Please use this identifier to cite or link to this item:
|Title:||Relationship between acrylamide formation and quality of frying oil during processing of French fries|
|Author(s):||Castro, Inês Alexandra Casaca Lage|
Castro, Cristiana Cordeiro
Vicente, A. A.
|Citation:||Castro, I.; Pinto, D.; Castro, C. C.; Vicente, António A., Relationship between acrylamide formation and quality of frying oil during processing of French fries. IFT 2008 Annual Meeting and Food Expo. New Orleans, USA, June 28 - July 1, 2008.|
|Abstract(s):||Thermal treatments such as frying and baking are fundamental to obtain specific sensorial characteristics such as color and flavor in foods. Thermal treatments may also induce the formation of health-promoting components, such as antioxidants and antimicrobial agents, or potentially harmful compounds in foods. Therefore, the knowledge of chemical reactions occurring in foods is of extreme importance from a food safety point of view. The presence of acrylamide in thermally processed foods has been considered as an important food-related crisis by international authorities. It is well-known that temperature plays an important role in acrylamide formation especially for shorter heating times as in frying of potato chips; lowering the frying temperature may significantly reduce the amount of acrylamide formed. The aim of the present work was to determine the relation of acrylamide formation and the quality of oil (in terms of total polar materials-TPM) during French fries processing. Process temperature ranged from 170 to 200ºC and TPM of frying oils ranged from 5 to 15%. Acrylamide was quantified by HPLC and TPM were assessed according to ISO 8420:2002. For all tested temperatures the concentration of acrylamide increased with the raise of the frying temperature and also with the increase of TPM present in oil, except for the 200ºC assay in which the acrylamide formed seems to remain constant for all the values of TPM tested. The results seem to reinforce the importance of controlling the quality of frying fats in terms of TPM, which has now been shown to enhance acrylamide formation thus representing a supplementary food safety risk.|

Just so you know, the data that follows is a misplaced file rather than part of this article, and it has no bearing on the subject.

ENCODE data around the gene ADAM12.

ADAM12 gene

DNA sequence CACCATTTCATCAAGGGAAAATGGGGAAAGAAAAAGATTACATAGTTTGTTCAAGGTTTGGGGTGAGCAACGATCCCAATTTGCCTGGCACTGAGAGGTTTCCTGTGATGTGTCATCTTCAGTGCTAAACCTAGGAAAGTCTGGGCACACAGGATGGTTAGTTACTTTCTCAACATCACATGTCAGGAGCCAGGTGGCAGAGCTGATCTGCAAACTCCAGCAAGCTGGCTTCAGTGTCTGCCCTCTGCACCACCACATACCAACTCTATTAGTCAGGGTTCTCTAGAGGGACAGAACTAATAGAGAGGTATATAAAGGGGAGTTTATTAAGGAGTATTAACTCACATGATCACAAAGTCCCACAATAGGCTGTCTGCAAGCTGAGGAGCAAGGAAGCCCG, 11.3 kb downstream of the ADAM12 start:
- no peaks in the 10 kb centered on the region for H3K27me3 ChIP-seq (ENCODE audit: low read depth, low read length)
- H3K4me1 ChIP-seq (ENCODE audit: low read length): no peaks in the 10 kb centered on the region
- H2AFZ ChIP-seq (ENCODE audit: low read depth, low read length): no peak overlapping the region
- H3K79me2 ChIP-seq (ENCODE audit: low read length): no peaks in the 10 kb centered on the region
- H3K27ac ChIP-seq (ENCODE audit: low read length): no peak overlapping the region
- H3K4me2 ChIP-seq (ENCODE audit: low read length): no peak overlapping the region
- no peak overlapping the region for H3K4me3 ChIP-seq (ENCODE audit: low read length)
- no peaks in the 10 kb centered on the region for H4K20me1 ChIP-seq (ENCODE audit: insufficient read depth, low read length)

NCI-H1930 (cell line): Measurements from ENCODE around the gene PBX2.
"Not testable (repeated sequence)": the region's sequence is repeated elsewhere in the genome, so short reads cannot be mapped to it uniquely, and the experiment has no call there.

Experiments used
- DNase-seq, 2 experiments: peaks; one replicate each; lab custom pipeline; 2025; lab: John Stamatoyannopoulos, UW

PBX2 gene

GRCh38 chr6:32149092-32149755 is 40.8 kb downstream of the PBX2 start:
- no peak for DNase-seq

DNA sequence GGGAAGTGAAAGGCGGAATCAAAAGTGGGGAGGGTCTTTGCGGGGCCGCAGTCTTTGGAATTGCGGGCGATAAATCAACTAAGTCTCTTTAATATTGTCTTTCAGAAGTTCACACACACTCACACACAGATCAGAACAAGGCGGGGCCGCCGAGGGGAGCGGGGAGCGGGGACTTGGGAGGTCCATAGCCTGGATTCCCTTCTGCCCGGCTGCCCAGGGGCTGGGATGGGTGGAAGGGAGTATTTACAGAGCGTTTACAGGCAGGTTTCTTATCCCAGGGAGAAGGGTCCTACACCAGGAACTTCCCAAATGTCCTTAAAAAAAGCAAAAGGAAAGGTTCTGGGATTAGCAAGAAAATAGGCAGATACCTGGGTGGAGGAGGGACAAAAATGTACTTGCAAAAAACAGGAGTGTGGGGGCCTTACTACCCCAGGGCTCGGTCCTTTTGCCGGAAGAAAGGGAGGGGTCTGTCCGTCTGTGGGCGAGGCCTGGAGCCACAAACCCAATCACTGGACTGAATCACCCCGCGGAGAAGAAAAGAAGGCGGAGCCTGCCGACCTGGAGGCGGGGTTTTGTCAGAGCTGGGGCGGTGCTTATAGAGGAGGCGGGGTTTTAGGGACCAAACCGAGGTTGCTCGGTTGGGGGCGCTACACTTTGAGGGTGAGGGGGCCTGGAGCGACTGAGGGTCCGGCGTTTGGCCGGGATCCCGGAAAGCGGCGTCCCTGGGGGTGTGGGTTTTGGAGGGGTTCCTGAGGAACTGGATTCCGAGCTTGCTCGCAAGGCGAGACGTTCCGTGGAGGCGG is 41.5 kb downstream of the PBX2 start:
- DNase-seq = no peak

|Appears in Collections:|